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The Early Years: Decoding childhood epilepsy and tips on first-aid

Changing or stopping medication without consulting the doctor can cause seizures to start again or make it worse. Although most children with early childhood epilepsy become seizures free by adulthood, they are at high risk for social and educational problems.

July 12, 2019 4:03:13 pm
epilepsy, epilepsy in India, epilepsy-reason for annulling marriage, WHO, epilepsy-WHO, WHO-India, China-India, India news, Indian Express Most childhood seizures are without a known cause.

By Abha Ranjan Khanna

Approximately one out of 150 children is diagnosed with epilepsy during the first 10 years of life, with the highest incidence rate observed during infancy. Children account for 25 per cent of all new cases of epilepsy.

Though there are very few research studies looking at the rate and long-term outcomes of epilepsy, especially in early childhood (0-3years) from India, international studies provide promising information.

Recent studies from the developed world state that with optimal treatment, 70 per cent of children diagnosed with epilepsy will become seizure free. In the long run, antiepileptic drugs can be discontinued in almost half of the children and they grow to have normal cognitive development. This information about a good prognosis contrasts with persistent stigma surrounding the condition.

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The most common type of epileptic seizure occurring in childhood is the febrile seizure. Febrile seizures or “fits” that occur when a child has a high temperature are seizures provoked by an elevation of body temperature. They do not indicate the presence of epilepsy, even if they occur repeatedly. Children who are developmentally delayed or who have spent more than 28 days in a neonatal intensive care unit are also more likely to have a febrile seizure.

Seizures in children and neonatal period have variety of causes, however, most childhood seizures are idiopathic, that is, without a known cause. Studies indicate that seizures occur more commonly in the neonatal period (within the first 28 days) and decrease as children grow older. This is because of the relative lack of inhibitory neurotransmitters and immature brain pathways in early life.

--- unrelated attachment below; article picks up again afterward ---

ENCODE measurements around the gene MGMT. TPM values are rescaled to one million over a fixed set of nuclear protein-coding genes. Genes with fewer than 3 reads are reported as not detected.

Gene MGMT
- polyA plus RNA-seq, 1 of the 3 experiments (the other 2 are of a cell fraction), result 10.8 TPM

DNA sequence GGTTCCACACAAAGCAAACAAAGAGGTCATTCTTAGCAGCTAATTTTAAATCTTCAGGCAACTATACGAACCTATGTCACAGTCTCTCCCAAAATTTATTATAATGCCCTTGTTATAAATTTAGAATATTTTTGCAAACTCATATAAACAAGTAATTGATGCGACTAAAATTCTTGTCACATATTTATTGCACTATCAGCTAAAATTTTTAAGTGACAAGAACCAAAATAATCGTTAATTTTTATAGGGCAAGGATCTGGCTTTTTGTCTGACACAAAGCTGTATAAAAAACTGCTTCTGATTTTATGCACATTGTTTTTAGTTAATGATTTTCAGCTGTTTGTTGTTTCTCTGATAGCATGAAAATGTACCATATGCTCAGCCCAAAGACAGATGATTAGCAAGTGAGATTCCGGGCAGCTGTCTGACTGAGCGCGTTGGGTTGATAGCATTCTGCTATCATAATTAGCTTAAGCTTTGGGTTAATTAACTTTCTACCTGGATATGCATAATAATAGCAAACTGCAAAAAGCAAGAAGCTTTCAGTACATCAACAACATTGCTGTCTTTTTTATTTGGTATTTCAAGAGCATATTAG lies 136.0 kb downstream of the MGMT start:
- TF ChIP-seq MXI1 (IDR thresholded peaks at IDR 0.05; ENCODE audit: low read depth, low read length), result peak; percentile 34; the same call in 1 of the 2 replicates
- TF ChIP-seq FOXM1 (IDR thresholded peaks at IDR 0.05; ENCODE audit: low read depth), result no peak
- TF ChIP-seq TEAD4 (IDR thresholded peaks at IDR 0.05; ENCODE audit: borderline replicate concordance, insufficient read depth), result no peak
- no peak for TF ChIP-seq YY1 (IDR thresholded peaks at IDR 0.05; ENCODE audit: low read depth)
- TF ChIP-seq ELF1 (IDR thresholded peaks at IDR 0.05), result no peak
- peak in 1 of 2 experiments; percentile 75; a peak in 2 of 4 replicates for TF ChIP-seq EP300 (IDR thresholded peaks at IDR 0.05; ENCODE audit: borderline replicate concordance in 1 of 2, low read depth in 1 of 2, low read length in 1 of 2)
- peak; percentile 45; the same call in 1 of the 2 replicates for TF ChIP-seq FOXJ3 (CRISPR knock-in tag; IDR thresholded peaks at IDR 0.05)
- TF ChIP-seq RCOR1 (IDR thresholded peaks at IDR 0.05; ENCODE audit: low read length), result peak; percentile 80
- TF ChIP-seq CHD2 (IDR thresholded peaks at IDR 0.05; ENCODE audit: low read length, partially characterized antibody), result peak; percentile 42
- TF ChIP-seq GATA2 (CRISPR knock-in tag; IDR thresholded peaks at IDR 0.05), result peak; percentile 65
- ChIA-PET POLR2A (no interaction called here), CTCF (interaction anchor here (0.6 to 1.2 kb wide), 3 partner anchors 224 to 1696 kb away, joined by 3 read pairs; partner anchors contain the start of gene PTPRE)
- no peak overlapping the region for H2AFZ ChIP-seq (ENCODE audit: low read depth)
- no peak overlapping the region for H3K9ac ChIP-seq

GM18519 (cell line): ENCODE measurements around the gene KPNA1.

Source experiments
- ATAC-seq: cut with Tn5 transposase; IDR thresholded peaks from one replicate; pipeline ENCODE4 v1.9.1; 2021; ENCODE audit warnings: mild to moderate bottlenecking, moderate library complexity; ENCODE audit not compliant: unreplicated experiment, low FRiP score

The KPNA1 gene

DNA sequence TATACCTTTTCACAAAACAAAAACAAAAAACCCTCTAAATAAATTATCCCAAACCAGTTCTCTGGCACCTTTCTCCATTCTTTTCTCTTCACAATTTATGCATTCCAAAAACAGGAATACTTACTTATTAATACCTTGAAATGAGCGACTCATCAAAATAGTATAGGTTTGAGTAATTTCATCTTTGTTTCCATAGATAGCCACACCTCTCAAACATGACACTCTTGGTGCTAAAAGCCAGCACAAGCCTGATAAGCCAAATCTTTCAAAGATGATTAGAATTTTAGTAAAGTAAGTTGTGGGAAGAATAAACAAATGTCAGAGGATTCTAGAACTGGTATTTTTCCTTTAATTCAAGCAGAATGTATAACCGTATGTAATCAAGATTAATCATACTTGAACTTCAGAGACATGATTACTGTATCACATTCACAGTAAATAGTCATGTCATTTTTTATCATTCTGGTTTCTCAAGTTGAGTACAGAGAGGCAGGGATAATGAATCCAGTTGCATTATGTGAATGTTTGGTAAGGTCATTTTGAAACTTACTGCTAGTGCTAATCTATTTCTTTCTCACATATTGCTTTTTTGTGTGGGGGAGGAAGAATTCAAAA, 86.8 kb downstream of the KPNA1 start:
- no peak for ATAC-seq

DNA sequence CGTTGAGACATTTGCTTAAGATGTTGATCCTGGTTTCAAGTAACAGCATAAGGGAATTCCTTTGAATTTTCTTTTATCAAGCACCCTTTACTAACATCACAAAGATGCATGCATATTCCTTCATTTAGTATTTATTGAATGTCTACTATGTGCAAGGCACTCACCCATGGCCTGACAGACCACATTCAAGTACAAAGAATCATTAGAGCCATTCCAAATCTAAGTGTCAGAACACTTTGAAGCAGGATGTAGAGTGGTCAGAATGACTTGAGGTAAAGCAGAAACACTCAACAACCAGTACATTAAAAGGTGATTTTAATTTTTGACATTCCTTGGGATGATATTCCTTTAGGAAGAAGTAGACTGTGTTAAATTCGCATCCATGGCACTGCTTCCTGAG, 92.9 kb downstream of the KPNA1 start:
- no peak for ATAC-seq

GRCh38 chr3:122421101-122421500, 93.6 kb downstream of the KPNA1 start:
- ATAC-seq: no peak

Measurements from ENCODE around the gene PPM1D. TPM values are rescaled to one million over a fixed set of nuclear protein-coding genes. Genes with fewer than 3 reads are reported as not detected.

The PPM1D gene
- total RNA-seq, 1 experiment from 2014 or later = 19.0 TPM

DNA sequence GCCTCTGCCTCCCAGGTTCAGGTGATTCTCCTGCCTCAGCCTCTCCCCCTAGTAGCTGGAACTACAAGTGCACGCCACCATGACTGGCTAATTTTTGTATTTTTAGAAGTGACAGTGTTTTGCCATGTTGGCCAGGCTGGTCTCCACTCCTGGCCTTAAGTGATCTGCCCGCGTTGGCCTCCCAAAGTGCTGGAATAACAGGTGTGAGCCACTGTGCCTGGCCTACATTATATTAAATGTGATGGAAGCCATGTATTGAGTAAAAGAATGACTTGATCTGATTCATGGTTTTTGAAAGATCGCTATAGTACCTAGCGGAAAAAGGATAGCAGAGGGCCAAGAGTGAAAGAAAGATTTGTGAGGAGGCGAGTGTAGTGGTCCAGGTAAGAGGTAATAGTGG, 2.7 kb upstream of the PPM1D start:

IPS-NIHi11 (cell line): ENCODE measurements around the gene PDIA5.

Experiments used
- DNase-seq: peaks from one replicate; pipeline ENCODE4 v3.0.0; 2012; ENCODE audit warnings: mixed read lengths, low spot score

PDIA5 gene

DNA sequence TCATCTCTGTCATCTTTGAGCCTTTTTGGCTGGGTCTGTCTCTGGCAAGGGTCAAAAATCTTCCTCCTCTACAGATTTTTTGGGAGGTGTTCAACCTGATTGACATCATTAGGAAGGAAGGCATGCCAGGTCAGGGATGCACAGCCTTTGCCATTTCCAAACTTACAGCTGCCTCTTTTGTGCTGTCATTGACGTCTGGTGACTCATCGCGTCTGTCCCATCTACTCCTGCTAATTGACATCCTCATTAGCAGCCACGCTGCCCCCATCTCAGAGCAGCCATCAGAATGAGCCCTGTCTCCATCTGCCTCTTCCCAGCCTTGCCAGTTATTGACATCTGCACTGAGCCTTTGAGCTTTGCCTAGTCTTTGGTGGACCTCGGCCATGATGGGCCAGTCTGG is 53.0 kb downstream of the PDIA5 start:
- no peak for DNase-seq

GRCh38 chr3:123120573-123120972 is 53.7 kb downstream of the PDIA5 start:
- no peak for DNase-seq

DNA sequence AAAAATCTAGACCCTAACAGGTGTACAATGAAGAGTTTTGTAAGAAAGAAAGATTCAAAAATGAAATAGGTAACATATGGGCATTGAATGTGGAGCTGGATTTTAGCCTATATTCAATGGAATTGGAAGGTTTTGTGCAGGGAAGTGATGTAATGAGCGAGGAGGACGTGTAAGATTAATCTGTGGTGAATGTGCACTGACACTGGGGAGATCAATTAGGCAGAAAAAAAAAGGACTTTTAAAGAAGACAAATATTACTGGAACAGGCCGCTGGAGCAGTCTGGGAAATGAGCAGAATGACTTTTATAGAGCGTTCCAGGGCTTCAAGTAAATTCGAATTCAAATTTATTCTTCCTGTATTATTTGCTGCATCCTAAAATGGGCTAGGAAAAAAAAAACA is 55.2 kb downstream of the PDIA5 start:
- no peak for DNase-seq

Most children stop having seizures once they are on an Anti-Epileptic Drug (AED) that suits them. Like all drugs, AEDs can cause side-effects for some children. Some side-effects go away as the body gets used to the medication, or if the dose is adjusted. Changing or stopping medication without first consulting with the doctor can cause seizures to start again or make seizures worse. Although most children with early childhood epilepsy become seizures free by adulthood, they are at high risk for social and educational problems.


Some children’s seizures happen in response to triggers such as stress, excitement, boredom, missed medication or lack of sleep. Learning about and avoiding them as far as possible may help to reduce the number of seizures a child has. Getting enough sleep and well-balanced meals may help to reduce their seizures.

Often, a child with epilepsy is excluded from schools and educational systems and other daily life activities. It is essential that school system have trainings and sensitisation workshops for all staff so that an environment of support and safety is provided to the child.

In fact, although witnessing a seizure for the first time is alarming, knowing what to do when a child is having a seizure is very simple. Following are steps for “Epilepsy First Aid”:

  • Stay calm and remain with the child.
  • DO NOT hold the child to stop/restrain/control movements.
  • DO NOT force anything into the mouth.
  • DO NOT give the child water, pills or food until they are fully alert.
  • Protect from injury; remove any hard objects from the area.
  • Protect the head. Place something soft under their head and loosen any tight clothing.
  • Gently roll the child on their side as soon as possible as the tongue can move back to block breathing.
  • Stay with the child until the seizure ends naturally and calmly talk to them when he/she regains consciousness, usually within a few minutes.

(The writer is an occupational therapist.)

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First published on: 12-07-2019 at 04:03:13 pm

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